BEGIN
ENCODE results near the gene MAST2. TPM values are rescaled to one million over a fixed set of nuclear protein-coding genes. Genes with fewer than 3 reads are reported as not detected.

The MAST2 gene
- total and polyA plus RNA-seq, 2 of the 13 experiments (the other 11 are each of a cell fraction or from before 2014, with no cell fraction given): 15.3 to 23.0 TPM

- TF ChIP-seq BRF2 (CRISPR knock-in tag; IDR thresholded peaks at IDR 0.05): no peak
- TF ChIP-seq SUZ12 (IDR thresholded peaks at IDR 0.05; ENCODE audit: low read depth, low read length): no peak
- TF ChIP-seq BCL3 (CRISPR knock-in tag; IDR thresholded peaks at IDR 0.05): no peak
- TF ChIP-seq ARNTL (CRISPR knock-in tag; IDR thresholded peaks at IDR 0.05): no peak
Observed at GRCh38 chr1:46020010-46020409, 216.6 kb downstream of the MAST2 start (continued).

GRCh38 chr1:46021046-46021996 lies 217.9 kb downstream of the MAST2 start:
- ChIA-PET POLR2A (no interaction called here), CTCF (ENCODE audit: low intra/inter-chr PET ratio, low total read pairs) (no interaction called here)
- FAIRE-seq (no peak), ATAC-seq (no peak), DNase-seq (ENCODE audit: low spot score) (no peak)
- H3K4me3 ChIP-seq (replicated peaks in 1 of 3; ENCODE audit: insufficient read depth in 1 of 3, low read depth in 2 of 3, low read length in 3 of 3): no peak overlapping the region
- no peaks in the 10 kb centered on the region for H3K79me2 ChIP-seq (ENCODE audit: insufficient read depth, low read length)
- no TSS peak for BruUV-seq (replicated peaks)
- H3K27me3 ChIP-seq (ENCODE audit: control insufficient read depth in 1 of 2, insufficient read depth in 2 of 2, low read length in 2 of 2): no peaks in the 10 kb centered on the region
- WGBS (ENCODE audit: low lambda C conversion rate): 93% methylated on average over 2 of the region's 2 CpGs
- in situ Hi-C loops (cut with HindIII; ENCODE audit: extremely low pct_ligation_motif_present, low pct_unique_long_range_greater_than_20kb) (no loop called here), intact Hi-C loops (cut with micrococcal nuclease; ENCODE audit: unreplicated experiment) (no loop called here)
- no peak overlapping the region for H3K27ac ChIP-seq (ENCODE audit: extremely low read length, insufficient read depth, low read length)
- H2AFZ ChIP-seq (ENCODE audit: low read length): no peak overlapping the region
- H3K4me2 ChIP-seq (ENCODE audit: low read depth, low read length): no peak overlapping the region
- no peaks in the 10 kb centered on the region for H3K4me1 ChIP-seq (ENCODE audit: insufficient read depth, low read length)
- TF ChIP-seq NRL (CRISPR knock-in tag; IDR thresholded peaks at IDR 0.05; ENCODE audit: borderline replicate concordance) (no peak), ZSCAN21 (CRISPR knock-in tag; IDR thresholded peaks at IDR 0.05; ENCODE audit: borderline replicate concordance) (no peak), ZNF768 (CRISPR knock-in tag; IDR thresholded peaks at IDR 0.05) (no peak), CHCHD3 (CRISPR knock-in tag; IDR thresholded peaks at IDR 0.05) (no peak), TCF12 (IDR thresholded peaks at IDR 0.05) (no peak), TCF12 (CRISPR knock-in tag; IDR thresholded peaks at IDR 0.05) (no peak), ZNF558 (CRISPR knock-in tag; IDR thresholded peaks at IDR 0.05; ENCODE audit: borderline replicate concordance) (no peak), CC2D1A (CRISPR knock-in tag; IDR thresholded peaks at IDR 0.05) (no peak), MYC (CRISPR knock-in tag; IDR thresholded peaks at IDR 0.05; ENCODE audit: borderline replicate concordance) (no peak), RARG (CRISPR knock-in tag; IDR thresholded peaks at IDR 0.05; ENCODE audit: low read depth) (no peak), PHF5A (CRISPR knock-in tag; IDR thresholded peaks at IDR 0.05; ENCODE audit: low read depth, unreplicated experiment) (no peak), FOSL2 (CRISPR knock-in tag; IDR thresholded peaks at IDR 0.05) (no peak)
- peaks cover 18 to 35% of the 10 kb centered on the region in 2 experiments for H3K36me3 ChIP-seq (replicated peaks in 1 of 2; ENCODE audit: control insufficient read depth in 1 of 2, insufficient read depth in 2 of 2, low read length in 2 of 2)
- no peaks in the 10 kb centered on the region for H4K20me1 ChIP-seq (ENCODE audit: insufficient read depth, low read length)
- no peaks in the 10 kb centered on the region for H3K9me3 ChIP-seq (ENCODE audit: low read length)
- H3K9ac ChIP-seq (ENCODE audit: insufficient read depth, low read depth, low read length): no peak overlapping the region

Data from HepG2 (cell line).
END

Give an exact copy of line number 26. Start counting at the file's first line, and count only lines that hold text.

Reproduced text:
- H3K9ac ChIP-seq (ENCODE audit: insufficient read depth, low read depth, low read length): no peak overlapping the region